War – Wars can be conducted through a variety of means, including but not limited to military confrontation, political influence, economic sanctions, and via electronic communications. Wars also vary in their level of intensity and form. The following is a categorization of its most prominent forms:

Hot War – The actual use of force with the intention of imposing costs on one’s opponent(s).

Cold War – Also known as a situation of negative peace. There is an absence of hot war but the potential for the outbreak of violence is ever-present. Cold wars are beleaguered by recurrent political and military crises that could inadvertently lead to escalation. Parties to a cold war situation thus focus on conflict management but do little to address the underlying conditions which led to conflict in the first place.

Civil War – Armed conflict which takes place within a single state usually over control of the apparatus of government or as a means to secede from that state.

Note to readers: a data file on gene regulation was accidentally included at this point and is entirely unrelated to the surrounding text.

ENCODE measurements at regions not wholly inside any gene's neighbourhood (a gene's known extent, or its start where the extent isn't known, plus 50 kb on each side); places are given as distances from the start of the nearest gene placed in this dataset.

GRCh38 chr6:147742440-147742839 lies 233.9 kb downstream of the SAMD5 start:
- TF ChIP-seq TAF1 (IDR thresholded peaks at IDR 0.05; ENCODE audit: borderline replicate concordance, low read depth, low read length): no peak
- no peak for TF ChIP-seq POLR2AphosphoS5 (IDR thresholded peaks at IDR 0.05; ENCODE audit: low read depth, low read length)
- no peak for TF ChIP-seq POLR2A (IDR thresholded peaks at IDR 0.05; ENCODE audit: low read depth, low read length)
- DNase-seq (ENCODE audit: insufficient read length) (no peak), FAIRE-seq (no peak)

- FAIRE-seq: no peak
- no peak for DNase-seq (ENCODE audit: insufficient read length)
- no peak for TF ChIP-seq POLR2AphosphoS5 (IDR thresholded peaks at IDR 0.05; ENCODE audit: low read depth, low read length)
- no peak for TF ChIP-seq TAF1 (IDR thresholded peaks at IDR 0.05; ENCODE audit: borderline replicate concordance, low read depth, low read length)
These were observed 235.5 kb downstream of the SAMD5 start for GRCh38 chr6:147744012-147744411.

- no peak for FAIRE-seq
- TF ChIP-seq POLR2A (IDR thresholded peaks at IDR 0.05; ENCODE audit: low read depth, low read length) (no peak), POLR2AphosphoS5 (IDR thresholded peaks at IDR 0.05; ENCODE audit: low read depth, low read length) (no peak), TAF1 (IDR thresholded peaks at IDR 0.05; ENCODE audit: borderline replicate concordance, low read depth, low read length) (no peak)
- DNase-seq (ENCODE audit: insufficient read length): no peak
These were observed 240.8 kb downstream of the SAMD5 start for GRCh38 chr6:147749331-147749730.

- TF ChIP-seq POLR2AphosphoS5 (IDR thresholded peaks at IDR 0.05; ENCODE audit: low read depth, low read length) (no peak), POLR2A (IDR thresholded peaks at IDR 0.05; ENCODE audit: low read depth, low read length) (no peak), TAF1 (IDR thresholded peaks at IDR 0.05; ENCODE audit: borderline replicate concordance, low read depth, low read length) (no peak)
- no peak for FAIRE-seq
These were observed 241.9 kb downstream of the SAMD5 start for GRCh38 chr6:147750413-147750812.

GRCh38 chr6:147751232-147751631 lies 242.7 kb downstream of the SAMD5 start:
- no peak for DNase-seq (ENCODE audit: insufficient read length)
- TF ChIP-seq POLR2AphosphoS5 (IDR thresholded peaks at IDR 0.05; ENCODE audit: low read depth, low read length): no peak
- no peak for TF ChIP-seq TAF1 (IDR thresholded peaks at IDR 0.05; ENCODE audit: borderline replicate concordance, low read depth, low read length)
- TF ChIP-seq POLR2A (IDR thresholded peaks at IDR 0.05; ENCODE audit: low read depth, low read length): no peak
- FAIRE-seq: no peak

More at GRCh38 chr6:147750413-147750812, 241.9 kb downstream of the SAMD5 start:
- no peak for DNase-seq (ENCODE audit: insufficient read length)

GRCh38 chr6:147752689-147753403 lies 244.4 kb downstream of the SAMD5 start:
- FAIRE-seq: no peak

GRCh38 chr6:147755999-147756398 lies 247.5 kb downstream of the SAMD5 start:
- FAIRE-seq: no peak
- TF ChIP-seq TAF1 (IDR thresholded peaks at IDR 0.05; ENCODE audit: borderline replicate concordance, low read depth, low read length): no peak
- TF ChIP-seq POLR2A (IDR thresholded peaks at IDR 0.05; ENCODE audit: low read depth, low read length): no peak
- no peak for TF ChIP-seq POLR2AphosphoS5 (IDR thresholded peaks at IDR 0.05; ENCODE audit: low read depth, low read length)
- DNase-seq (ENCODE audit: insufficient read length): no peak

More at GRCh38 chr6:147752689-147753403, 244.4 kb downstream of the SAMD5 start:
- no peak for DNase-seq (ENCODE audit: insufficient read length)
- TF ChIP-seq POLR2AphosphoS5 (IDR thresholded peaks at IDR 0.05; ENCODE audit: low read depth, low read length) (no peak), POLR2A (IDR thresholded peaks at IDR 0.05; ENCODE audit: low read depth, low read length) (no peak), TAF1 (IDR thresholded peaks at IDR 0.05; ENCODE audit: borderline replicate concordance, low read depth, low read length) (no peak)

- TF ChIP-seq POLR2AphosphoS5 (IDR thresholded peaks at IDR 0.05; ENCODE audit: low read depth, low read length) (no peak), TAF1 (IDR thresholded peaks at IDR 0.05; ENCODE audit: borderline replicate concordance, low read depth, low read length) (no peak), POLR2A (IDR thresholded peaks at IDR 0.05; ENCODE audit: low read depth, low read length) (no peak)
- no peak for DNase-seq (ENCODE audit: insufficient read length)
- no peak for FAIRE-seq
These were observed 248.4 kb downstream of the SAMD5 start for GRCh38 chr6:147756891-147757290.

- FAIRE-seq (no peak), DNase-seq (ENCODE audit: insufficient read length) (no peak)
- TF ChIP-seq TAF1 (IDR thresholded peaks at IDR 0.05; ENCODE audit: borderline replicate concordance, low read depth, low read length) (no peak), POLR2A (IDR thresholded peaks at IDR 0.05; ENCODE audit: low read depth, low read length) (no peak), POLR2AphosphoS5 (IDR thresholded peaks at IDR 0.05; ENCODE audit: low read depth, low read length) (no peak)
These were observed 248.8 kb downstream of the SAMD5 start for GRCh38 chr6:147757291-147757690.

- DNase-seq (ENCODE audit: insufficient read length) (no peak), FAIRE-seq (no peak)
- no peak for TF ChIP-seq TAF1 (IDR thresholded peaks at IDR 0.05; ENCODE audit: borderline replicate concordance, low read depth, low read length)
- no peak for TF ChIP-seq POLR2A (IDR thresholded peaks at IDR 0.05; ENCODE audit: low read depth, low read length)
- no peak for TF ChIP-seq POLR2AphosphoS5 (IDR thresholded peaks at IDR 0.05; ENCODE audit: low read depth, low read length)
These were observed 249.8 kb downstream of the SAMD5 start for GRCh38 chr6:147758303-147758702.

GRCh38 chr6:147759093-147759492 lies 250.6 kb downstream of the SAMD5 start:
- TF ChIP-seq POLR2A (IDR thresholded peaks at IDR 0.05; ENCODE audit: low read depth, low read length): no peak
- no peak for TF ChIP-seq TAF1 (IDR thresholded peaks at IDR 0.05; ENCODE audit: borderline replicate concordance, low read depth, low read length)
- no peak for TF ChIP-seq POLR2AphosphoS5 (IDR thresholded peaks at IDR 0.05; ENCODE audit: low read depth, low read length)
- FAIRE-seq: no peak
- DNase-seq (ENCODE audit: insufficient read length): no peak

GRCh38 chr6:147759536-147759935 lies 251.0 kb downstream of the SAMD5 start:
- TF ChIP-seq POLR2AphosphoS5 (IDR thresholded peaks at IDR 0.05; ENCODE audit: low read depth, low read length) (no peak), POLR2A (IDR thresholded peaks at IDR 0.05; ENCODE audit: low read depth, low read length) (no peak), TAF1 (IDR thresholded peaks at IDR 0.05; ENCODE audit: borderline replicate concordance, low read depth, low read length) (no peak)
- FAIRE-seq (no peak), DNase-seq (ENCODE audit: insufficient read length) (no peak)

Proxy War – Wars fought by outside powers (usually great powers) through proxies armies in territory not controlled by the outside power. The idea behind proxy wars is that direct confrontation between the outside powers could result in dangerous escalations – particularly in the nuclear age – and thus the outsiders attempt to achieve their objectives through proxies. Examples include Soviet support for North Vietnam during the Vietnam War and US support for Afgan mujahadeen in the late 1980s. More recent proxy wars can be witnessed in Yemen with Iran and Saudi Arabia taking sides and Iran’s use of its Revolutionary Guards and groups like Hezbollah to carry out attacks on its foes without taking direct responsibility.